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Japan recession fails to dampen fundie optimism

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By Rhea Nath
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5 minute read

The country continues to be identified as a bright spot for fund managers in 2024, despite two consecutive quarters of negative growth.

Although economic growth in Japan has slowed to a technical recession, the Asian giant continues to be viewed as an attractive investment market.

Last week, a recession was officially declared in the country after the economy contracted at an annual rate of 0.4 per cent in October to December, following a contraction of 3.3 per cent in the previous quarter, according to official statistics.

Two consecutive quarters of contraction are considered to indicate a technical recession.

However, in a market update last week, AMP’s chief economist, Shane Oliver, observed that Japan is “often in and out of recession” and is likely to bounce back this quarter.

“Japanese December quarter GDP unexpectedly contracted for a second quarter in a row, also qualifying as a technical recession, with falls in both consumer and business spending,” he reported.

“Growth is likely to bounce back this quarter but the contraction is likely to slow the Bank of Japan’s progress towards rate hikes.”

According to Talaria’s co-chief investment officer, Chad Padowitz, an important aspect to keep in mind amid news of a Japanese technical recession is that the benchmark Nikkei 225 index still posted a robust gain of approximately 28 per cent in 2023.

“It does show you there are a lot of other things at play there than the technical GDP numbers. There are a lot of other big positives [in Japan],” he told InvestorDaily.

“It’s a large economy, maybe not as big as it was 20 years ago, but it’s a large economy, and home to some very well-run companies. It is a broadly stable economy that’s slightly getting some pricing power, which is new for it, and the corporate sector’s balance sheets are in very good shape, which is quite unique where in most cases in the world, it’s gone the other way around,” Mr Padowitz said.

He noted the notable improvement in corporate Japan, especially in terms of strong balance sheets and large cash reserves, which could prove advantageous for fund managers in the event of a yen strengthening amid a possible lift in rates this year.

Additionally, as an open economy with a presently weak yen due to the country’s ongoing deflation issues, Japanese exports have seen a resurgence. In 2023, Japanese exports hit a record high, according to figures released by the Ministry of Finance last month, growing 3 per cent to US$680 billion.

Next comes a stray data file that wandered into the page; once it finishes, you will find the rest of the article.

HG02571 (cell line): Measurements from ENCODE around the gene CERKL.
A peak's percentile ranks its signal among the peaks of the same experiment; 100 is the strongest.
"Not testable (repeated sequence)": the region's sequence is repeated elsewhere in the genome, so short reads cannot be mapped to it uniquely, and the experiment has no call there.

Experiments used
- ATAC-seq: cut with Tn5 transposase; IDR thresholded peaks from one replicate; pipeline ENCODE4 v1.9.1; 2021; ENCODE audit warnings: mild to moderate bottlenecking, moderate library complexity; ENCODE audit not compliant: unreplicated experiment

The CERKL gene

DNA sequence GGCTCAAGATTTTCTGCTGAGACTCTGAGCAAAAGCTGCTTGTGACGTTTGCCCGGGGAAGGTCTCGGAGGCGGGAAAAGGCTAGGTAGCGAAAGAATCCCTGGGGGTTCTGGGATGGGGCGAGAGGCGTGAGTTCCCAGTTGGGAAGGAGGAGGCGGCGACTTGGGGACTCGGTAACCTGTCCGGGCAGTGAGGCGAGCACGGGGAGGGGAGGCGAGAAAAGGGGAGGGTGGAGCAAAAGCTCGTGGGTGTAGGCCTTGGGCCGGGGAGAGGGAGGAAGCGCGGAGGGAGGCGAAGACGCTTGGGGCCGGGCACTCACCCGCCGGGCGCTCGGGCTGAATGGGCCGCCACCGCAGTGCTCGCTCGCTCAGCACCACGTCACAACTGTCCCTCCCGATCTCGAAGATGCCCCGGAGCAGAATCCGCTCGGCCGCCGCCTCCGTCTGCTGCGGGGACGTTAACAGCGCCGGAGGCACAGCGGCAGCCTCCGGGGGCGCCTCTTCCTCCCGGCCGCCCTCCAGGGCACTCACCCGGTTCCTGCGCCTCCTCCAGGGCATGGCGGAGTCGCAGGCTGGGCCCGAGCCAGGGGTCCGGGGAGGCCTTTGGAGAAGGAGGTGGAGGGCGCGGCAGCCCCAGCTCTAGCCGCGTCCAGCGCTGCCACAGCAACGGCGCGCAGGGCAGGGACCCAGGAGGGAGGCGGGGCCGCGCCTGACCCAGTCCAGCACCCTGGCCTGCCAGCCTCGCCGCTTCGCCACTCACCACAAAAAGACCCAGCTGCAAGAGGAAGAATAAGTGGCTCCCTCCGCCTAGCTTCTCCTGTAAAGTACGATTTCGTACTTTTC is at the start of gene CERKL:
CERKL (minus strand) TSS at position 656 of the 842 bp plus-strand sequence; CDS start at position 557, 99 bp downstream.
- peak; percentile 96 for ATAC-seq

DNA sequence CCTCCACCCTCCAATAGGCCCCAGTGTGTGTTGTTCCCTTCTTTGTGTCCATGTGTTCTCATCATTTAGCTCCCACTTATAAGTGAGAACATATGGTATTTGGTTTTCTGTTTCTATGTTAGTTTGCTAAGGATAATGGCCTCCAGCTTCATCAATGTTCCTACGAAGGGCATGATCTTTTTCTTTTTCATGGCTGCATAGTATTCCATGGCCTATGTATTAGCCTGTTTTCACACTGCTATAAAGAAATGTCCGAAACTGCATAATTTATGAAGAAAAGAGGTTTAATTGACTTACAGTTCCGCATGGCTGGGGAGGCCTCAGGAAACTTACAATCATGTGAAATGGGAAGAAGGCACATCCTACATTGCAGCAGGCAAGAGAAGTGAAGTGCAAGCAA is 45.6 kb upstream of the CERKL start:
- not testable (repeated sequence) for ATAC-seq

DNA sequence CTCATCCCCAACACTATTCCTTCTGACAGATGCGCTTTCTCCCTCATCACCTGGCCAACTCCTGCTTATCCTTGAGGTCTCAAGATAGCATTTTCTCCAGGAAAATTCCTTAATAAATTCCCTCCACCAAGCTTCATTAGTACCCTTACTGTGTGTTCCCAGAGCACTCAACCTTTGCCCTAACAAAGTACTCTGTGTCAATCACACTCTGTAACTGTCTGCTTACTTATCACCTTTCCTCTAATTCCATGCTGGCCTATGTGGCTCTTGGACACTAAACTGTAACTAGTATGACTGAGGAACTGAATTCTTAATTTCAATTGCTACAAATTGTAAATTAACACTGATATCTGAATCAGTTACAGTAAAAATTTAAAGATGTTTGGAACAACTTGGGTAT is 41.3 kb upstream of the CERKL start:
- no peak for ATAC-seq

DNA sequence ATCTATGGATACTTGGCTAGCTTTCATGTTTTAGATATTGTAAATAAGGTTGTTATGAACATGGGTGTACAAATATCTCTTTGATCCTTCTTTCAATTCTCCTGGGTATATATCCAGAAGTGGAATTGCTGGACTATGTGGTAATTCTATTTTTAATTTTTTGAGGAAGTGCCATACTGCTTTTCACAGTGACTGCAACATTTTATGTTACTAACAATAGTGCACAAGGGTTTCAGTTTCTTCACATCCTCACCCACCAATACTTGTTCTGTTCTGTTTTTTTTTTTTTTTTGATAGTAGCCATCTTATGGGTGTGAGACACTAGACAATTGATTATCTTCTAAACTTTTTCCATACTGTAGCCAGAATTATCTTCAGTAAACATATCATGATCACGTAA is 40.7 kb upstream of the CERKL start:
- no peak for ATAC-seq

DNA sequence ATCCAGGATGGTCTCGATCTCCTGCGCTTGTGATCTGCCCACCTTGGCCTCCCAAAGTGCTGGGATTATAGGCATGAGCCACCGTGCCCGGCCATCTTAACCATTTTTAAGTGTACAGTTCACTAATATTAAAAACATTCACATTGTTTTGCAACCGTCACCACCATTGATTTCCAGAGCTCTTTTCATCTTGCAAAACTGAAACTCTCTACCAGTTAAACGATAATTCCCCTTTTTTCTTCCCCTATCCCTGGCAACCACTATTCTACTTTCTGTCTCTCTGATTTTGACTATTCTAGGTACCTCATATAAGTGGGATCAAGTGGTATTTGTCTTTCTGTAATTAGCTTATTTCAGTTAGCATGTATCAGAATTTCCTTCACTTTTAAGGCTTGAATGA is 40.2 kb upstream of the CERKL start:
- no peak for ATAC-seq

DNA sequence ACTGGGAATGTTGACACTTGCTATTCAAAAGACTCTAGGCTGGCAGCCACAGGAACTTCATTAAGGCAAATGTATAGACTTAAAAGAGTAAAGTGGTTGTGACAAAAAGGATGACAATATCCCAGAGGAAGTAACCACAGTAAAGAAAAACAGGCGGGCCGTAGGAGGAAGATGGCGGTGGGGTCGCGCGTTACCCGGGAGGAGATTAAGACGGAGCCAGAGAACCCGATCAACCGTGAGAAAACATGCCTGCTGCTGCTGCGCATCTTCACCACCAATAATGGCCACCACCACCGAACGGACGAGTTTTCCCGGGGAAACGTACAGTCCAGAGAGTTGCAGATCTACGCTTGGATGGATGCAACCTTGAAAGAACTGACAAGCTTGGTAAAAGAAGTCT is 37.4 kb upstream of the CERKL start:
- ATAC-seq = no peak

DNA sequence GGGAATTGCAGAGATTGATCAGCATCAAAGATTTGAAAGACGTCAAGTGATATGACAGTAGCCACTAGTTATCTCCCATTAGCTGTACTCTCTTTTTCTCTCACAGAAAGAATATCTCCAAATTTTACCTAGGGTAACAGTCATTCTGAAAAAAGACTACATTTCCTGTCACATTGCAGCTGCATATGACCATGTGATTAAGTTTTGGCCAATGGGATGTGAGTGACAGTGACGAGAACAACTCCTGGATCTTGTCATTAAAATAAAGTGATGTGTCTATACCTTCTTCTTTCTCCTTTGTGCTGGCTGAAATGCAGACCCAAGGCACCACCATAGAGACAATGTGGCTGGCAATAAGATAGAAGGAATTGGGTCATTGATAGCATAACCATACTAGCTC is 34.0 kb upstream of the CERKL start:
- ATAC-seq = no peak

According to Mr Padowitz, Japan has offered an attractive alternative to an expensive US market.

“When we look globally, the US is an expensive market, not everywhere but to a large extent, and so, when we look for companies that give us the return profile we seek at the right price, we’re finding more Japanese equities that meet those hurdles,” he said.

The Talaria Global Equity Fund holds a 15 per cent regional allocation to Japan, behind only the US (34 per cent), Europe ex-UK (20 per cent), and cash holdings (20 per cent).

Previously, global investment company abrdn said the Asian market looked to outperform the US market, predicting that a “growth desynchronisation” could emerge between the two regions.

Japan and India were identified as two bright spots amid this growth desynchronisation, which looked to occur mid-2024, around the same time as the Fed is expected to pivot to rate cuts, driven largely by slowing growth and moderating inflation.

“There is stronger earnings resilience in Asia and the region’s earnings for 2024 are expected to grow at twice the rate of the US,” noted Rene Buehlmann, abrdn chief executive officer of investments.

“We believe that investors are likely to reward Asia for its robust earnings growth and lower downgrade risks, and we expect key markets such as Korea, Taiwan, India, and Japan to be the main performers in Asia.”

Looking specifically at Japan, Mr Buehlmann highlighted attractive top-down and bottom-up factors underpinning the equities market as Japanese companies prioritise profitability and capital return.

“The Tokyo Stock Exchange’s efforts to enhance corporate profitability and governance have accelerated corporate restructuring, dividend payouts, and stock buybacks, all contributing to a positive outlook,” he explained.

Analyst optimism

Last month, Fidelity International’s 2024 analyst survey, which included over 130 analysts around the world, found that Japan led the world on bullish sentiment.

“Japan leads the pack when it comes to expectations for capital expenditure, returns on capital, dividend increases, ability to pass on costs to consumers, and whether or not its companies will be in an expansionary phase of the business cycle by this time next year,” the report stated.

Moreover, they welcomed higher cost inflation, compared to other regions, and believe Japanese companies would be the most likely to pass on cost increases to customers.

The survey found 88 per cent of analysts are projecting an expansionary stage for their sectors in 12 months’ time, which was the highest across all regions. Globally, just 61 per cent of analysts foresaw an expansionary phase at the end of 2024.

The report noted: “In addition, Japanese companies appear to have the lowest need for capital, due partly to adequate cash positions. On average, our analysts in Japan think that only 2 per cent of the companies they cover will need to raise funds in the next 12 months, versus 45 per cent in China and 27 per cent in Europe.”